Cold Stress and Frostbite are avoidable workplace hazards per OSHA

Cold Stress and Frostbite are workplace hazards that are avoidable according to OSHA.  While OSHA doesn’t have a specific set of guidelines or standards that covers working in cold environments, they do believe that the employers have a duty to protect their employees.

Cold Stress and its effects are different depending on which region of the country you live in.  Employees in areas that don’t usually have winter weather are especially susceptible and may not understand that an outside temperature of 40°F with wind speeds of 35 mph are really experiencing a wind chill temperature of 28°F.  Cold stress occurs by driving the skin temperature down and eventually the core body temperature.  This along with a wet environment, improper clothing, hypertension, diabetes, or predisposing health conditions could lead to further health problems, hypothermia, frostbite (tissue damage) or even death.

While OSHA doesn’t have a specific set of standards the following precautions are recommended:

Employers should train workers on how to recognize and prevent cold stress illnesses and injuries and how to apply first aid treatment. Workers should be trained on the appropriate engineering controls, personal protective equipment and work practices to reduce the risk of cold stress.

Employers should provide engineering controls. For example, radiant heaters may be used to warm workers in outdoor security stations. If possible, shield work areas from drafts or wind to reduce wind chill.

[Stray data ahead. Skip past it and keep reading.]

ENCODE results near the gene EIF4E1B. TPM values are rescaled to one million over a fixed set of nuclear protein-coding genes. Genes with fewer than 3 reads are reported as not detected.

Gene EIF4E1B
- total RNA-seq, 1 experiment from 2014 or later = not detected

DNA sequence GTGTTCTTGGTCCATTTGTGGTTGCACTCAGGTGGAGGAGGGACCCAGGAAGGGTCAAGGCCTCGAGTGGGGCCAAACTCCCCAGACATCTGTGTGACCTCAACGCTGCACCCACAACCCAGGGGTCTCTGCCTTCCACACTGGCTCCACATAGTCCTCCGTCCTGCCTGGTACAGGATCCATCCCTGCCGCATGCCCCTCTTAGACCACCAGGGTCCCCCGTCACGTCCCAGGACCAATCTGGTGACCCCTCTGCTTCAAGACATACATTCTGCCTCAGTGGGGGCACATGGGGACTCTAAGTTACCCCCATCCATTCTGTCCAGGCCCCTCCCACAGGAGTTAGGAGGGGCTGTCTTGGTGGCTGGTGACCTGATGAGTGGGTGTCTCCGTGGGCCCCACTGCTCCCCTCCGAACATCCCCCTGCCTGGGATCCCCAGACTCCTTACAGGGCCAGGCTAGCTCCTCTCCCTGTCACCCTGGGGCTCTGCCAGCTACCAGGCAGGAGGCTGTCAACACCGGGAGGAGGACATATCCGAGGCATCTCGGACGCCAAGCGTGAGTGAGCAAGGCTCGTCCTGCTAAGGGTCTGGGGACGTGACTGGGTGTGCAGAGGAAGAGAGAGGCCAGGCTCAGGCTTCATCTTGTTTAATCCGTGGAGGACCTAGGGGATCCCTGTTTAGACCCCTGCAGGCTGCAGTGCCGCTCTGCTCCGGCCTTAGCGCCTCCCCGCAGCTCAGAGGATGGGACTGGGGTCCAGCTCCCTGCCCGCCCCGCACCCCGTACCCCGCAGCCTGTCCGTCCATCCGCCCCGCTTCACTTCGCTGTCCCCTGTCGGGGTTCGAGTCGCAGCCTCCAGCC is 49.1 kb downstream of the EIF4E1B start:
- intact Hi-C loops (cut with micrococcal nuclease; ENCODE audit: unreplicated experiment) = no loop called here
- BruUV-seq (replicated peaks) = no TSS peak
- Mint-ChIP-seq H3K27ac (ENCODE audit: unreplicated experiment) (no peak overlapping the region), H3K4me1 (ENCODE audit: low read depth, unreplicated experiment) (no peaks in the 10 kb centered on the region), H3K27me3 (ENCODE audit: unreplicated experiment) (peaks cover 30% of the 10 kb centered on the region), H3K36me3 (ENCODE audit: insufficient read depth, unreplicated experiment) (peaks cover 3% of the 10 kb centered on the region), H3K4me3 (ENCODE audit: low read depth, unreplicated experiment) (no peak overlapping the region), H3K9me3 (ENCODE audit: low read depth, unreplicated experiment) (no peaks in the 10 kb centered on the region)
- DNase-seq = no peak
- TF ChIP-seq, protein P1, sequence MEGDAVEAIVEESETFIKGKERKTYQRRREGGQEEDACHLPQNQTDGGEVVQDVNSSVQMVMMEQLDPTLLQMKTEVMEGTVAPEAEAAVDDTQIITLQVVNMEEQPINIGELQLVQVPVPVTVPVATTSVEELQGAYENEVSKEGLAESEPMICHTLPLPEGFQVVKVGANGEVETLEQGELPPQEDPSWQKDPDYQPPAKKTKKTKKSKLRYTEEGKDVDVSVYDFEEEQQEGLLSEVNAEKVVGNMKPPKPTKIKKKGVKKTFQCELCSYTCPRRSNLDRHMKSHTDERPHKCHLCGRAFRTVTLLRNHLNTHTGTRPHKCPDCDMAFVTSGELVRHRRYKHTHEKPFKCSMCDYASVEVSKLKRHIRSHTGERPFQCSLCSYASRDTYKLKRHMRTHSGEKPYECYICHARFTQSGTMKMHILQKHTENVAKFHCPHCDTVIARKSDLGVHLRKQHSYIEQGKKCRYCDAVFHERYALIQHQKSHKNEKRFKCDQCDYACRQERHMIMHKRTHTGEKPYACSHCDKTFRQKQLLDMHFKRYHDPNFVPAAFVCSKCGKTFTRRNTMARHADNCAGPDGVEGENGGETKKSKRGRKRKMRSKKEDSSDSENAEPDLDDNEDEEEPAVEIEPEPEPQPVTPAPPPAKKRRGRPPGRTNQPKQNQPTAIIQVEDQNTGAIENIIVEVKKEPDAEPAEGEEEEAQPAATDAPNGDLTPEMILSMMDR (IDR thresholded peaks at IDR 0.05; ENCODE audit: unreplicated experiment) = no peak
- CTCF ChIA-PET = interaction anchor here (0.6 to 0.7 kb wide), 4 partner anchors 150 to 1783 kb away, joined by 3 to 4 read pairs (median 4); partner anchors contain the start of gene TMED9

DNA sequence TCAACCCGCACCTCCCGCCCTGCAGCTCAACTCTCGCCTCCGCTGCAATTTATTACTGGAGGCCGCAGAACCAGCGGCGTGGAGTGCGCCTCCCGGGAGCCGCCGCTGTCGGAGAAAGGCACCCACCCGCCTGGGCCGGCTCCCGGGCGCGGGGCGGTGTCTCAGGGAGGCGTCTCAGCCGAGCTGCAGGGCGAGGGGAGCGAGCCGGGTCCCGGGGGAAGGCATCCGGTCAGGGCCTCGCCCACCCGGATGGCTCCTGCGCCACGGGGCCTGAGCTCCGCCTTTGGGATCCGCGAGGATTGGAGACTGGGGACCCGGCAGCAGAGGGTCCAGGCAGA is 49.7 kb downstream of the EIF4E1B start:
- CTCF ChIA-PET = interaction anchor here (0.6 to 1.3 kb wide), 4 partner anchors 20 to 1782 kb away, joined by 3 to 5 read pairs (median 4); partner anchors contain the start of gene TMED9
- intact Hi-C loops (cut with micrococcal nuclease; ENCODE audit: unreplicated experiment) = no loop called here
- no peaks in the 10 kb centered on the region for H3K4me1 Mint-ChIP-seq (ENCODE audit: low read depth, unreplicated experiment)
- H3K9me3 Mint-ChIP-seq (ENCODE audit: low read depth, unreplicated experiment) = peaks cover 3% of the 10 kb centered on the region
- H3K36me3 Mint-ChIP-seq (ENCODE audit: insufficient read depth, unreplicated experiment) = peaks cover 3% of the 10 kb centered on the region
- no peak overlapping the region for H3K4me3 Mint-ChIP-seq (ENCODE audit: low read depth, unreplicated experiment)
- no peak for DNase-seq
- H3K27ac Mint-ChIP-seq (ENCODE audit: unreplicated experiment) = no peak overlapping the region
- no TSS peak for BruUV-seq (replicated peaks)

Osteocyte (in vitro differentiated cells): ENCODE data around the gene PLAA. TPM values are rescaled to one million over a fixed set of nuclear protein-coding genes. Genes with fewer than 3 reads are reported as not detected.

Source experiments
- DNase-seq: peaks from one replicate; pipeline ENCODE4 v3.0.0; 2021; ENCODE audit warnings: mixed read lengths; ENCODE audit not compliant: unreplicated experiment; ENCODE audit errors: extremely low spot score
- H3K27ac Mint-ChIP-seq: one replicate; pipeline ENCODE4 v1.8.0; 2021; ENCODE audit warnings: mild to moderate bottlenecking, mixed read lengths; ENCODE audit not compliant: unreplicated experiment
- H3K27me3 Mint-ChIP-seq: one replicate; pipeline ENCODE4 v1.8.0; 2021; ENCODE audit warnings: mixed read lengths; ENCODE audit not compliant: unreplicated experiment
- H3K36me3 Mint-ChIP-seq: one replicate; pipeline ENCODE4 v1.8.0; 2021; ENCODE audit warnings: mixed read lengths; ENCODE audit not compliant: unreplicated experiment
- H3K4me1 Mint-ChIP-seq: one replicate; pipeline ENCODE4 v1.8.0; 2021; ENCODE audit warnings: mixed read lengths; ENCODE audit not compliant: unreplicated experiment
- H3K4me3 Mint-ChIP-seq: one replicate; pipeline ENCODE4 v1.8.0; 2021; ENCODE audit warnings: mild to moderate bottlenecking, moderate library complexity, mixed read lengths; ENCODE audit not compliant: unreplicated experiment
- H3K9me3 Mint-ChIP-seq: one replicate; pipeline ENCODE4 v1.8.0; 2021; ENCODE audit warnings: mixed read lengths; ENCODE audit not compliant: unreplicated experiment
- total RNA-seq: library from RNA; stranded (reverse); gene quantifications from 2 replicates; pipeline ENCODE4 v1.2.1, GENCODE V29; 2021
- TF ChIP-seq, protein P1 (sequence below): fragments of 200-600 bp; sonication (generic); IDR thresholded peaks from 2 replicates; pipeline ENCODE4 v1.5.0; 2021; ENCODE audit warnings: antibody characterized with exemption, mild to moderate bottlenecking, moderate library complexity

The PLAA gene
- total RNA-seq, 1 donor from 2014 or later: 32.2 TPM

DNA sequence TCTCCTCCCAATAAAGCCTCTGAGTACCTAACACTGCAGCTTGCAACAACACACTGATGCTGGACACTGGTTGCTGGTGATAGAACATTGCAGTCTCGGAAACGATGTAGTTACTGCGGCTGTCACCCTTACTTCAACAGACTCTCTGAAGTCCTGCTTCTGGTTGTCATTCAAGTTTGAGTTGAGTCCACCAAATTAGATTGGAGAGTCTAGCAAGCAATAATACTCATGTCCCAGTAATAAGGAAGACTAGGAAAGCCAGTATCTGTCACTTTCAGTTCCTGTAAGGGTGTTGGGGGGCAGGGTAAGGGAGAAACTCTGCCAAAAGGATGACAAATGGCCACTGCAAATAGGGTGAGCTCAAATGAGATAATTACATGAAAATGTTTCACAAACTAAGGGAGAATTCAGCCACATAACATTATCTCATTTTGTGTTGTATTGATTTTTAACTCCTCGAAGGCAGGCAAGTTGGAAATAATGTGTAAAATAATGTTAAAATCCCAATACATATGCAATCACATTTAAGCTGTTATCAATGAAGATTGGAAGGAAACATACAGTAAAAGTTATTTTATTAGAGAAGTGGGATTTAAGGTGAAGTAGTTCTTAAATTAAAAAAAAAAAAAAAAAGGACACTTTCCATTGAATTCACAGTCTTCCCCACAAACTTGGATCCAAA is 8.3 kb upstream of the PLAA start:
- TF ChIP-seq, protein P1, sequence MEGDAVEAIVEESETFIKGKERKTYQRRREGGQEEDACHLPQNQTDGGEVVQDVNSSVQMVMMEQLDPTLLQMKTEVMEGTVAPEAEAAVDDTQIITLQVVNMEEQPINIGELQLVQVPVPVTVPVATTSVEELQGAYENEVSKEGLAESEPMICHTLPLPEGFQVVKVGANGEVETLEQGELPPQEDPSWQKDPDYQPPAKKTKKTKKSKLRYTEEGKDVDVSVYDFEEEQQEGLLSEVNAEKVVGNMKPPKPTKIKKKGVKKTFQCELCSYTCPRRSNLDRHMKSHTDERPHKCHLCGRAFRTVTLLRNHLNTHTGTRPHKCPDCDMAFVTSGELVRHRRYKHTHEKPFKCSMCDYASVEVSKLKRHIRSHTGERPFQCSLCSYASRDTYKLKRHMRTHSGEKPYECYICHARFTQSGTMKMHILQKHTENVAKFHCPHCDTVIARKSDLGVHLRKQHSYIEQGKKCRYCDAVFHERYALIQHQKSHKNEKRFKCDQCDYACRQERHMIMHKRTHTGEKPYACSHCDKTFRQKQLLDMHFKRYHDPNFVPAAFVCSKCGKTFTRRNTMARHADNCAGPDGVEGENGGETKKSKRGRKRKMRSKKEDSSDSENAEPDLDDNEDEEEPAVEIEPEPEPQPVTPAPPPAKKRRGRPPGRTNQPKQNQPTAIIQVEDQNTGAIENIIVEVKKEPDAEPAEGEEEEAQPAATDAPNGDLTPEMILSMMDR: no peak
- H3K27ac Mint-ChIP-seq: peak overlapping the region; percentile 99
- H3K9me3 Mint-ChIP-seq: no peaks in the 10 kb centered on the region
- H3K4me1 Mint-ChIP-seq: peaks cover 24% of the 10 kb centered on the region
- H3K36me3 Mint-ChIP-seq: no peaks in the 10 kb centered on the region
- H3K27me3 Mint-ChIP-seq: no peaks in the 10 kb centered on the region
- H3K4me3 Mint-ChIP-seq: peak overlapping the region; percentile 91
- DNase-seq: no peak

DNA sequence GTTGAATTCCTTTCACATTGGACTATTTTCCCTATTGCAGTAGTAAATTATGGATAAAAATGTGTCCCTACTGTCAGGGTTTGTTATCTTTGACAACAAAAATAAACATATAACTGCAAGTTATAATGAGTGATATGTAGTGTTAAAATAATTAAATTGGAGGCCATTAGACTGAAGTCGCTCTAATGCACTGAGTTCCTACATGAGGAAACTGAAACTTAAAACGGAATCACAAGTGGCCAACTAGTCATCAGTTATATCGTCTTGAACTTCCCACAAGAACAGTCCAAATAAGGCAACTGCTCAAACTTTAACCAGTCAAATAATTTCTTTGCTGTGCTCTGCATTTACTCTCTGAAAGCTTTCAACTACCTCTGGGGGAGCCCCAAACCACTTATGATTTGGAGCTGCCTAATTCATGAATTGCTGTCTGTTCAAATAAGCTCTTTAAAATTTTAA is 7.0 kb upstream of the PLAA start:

Employers should use safe work practices. For example, it is easy to become dehydrated in cold weather. Employers therefore, can provide plenty of warm sweetened liquids to workers.  Avoid alcoholic drinks. If possible, employers can schedule heavy work during the warmer part of the day. Employers can assign workers to tasks in pairs (buddy system), so that they can monitor each other for signs of cold stress. Workers can be allowed to interrupt their work, if they are extremely uncomfortable. Employers should give workers frequent breaks in warm areas. Acclimatize new workers and those returning after time away from work, by gradually increasing their workload, and allowing more frequent breaks in warm areas, as they build up a tolerance for working in the cold environment. Safety measures, such as these, should be incorporated into the relevant health and safety plan for the workplace.

If you or a loved one has been injured at work and believe it’s due to employer negligence/liability, give your Lake Charles attorney N. Craig Richardson a call.  His team of lawyers are prepared to help you take legal action that is intended to recover compensation for your pain and suffering.